Iran’s 50% share of Caspian Sea cannot be legally verified: expert Legal Issues
Iran’s 50% share of Caspian Sea cannot be legally verified: expert
International Institute of Khazar Sea Studies (IIKSS) – The director of the International Institute of Khazar Sea Studies (IIKSS) told Mehr News Agency that Iran’s 50% share of Caspian Sea does not have a legal basis.
In an interview with Mehr News Agency Dr. Maysam Araee Daronkola, the director of the International Institute of Khazar Sea Studies (IIKSS) said on Monday that Iran’s 50% share of Caspian Sea cannot be legally verified.
In response to a question whether Iran’s 50% share of Caspian Sea can be verified according to 1921, 1940 agreements between Iran and the former USSR, Dr. Araee Daronkola said “politically speaking one can say that Iran and the Soviet Union's shares of this sea were 50%, and this is in line with our national interests, but if we look at these conventions from a legal perspective one cannot elicit such a thing from them.”
“These conventions explicitly stated that Iran and the Soviet Union had equal rights to the Caspian Sea, and this was only related to the shipping regime not to the sea bed or defining the boundaries and territories. They did not refer to territorial waters, or international waters based on modern international maritime law,” Araee said.
He said that if Iran will benefit more if it refers to international laws as they will provide a solid ground in favor of Iran’s interests.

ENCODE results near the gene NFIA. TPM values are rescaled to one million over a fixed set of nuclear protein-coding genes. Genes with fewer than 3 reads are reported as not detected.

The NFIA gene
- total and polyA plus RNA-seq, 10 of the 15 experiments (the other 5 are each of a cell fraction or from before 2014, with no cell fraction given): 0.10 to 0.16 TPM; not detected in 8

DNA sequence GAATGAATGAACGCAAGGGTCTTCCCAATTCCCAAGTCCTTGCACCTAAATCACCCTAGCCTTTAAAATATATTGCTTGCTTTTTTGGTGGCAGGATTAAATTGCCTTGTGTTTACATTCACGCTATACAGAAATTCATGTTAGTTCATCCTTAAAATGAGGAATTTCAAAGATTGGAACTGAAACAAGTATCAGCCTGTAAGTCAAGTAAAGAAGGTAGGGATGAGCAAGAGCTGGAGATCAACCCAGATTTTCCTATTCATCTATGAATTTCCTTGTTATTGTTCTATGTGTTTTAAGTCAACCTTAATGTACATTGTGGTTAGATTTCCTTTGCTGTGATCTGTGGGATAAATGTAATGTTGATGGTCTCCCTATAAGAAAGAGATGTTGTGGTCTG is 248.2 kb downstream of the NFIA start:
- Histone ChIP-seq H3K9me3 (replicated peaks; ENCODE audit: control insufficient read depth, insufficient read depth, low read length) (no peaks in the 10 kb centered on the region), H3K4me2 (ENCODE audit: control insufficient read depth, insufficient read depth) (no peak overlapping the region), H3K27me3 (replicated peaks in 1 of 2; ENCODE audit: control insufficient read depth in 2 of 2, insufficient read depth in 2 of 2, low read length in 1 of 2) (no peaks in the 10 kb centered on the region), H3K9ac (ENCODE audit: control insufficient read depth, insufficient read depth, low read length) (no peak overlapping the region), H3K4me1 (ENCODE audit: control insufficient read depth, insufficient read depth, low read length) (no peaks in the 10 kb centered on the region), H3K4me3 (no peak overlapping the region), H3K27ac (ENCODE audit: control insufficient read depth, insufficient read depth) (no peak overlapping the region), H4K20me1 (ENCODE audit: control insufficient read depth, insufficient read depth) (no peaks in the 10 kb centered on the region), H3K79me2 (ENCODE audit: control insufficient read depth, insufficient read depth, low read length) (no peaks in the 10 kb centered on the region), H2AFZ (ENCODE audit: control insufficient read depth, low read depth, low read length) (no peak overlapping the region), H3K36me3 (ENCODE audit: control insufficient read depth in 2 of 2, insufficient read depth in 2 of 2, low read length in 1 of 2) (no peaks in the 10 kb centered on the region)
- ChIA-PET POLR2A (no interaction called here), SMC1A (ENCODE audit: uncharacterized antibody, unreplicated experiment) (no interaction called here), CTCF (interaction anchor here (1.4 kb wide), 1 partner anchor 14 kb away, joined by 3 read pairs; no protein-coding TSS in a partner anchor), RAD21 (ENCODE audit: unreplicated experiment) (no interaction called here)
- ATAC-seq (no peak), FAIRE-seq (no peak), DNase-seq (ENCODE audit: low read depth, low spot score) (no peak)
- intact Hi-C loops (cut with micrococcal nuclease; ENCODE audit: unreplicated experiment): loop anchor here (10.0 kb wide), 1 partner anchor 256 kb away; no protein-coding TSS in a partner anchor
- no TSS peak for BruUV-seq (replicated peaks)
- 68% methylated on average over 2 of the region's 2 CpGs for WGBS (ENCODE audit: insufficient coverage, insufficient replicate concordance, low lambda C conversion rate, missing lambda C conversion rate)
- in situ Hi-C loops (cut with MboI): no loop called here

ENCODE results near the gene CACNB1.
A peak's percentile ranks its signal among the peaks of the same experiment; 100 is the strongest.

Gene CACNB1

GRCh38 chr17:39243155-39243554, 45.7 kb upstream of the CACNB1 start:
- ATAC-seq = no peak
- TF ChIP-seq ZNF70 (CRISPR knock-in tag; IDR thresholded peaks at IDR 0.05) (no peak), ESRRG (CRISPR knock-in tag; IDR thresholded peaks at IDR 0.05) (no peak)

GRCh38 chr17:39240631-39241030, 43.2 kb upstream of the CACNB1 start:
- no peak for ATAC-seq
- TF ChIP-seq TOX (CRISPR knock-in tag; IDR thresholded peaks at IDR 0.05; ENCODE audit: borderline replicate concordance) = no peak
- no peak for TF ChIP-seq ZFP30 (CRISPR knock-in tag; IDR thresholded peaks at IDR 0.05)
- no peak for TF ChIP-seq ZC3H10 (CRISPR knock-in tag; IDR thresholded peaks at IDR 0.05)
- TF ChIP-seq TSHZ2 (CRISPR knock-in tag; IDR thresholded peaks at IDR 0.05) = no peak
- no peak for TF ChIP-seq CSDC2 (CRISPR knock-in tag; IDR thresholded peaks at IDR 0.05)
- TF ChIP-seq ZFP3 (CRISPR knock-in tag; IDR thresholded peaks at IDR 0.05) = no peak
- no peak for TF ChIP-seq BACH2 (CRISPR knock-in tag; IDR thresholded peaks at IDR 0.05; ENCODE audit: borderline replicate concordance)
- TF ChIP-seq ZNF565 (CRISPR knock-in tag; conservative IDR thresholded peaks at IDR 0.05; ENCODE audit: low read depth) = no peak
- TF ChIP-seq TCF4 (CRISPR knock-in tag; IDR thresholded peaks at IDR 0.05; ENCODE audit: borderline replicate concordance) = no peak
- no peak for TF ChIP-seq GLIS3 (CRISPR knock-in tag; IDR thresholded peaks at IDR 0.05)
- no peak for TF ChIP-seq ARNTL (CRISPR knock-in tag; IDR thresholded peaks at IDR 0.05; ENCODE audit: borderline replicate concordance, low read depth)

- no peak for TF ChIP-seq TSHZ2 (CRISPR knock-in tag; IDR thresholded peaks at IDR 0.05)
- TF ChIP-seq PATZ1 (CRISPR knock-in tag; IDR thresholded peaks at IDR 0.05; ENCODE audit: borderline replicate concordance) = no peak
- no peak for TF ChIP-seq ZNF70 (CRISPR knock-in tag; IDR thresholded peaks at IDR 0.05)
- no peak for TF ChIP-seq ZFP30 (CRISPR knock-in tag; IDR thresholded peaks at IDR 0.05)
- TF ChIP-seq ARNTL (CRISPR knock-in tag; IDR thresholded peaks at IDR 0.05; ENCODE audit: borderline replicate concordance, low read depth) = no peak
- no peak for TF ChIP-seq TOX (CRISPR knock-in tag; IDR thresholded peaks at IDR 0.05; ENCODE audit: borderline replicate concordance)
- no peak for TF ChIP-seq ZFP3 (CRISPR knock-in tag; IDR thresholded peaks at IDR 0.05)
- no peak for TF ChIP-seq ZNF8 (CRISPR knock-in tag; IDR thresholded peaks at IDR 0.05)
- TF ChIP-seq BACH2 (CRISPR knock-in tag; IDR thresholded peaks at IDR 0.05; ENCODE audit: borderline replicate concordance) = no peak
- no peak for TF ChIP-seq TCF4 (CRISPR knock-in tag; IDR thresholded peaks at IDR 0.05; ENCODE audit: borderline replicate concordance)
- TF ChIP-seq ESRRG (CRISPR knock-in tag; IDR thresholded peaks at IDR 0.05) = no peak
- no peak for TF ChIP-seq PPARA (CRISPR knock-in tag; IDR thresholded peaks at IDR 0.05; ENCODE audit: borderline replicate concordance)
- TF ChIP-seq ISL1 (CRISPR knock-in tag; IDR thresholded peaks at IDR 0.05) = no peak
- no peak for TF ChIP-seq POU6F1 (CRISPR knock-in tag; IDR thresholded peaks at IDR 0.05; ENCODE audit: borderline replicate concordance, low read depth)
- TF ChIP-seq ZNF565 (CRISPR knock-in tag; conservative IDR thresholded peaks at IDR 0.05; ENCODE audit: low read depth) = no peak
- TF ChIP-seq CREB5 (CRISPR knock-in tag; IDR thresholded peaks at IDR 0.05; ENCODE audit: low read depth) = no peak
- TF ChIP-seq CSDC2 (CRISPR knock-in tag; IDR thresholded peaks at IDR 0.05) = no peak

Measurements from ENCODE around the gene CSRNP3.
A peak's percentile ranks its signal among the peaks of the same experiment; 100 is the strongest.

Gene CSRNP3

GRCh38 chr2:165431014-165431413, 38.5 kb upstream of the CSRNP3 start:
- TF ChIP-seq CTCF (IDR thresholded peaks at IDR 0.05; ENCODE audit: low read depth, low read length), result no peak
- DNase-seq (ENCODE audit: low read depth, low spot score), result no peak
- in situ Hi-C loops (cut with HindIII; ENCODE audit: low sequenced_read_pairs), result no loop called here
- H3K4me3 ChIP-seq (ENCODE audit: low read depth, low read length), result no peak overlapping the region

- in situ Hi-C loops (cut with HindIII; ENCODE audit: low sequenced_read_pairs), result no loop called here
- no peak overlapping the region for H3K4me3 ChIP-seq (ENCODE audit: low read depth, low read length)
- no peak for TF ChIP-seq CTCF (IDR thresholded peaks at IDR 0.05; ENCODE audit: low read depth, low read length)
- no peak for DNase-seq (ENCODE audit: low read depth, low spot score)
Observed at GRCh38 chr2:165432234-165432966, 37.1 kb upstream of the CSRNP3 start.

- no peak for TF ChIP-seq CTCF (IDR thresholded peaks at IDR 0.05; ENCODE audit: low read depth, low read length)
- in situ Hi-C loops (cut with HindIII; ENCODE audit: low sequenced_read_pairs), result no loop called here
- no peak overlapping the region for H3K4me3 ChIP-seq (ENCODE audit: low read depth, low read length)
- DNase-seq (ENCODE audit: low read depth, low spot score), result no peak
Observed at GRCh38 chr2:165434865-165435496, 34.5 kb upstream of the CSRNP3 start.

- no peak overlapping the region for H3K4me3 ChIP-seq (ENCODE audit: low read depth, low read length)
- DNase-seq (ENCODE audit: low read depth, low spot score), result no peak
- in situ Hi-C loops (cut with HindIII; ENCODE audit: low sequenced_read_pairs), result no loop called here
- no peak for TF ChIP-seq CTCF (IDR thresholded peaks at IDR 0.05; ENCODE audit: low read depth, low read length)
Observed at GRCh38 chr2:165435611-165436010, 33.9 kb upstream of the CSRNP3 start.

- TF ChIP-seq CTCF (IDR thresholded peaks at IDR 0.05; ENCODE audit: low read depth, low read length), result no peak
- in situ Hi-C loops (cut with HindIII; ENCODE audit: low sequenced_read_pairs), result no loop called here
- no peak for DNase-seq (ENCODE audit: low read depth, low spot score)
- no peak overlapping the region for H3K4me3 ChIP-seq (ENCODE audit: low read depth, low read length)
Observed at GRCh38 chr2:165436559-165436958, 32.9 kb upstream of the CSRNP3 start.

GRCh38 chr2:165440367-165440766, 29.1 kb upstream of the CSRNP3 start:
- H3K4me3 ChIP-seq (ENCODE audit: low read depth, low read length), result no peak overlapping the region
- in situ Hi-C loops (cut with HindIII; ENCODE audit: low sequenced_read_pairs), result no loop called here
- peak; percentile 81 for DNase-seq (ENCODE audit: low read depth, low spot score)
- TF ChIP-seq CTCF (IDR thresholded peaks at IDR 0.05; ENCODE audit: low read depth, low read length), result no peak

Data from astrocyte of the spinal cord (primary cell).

He also said that the shares of littoral countries were not defined in the convention of the legal status of the Caspian Sea signed on Sunday by the five littoral states in the fifth summit in Kazakhstan's northwestern city of Aktau.
The convention regulates access to sea bed, surface water and also solves other issues such as pipeline construction, fishing, oil extraction and environmental concerns. The document, in particular, bans the presence of any non-littoral states’ armed forces in the water.
In response to a question what the biggest achievements of the Aktau’s summit were, the director of IIKSS said “the fight against terrorism, the fight against organized crime, addressing environmental concerns, banning the presence of any non-littoral states’ armed forces in the water were some of positive points of the yesterday's convention,” while stressing that the negative aspects of the convention should not be neglected.
Dr. Araee, at the end, emphasized that the boundaries need to defined in the future negotiations in order for the Parliament to be able to ratify the convention.
Links to the original pages: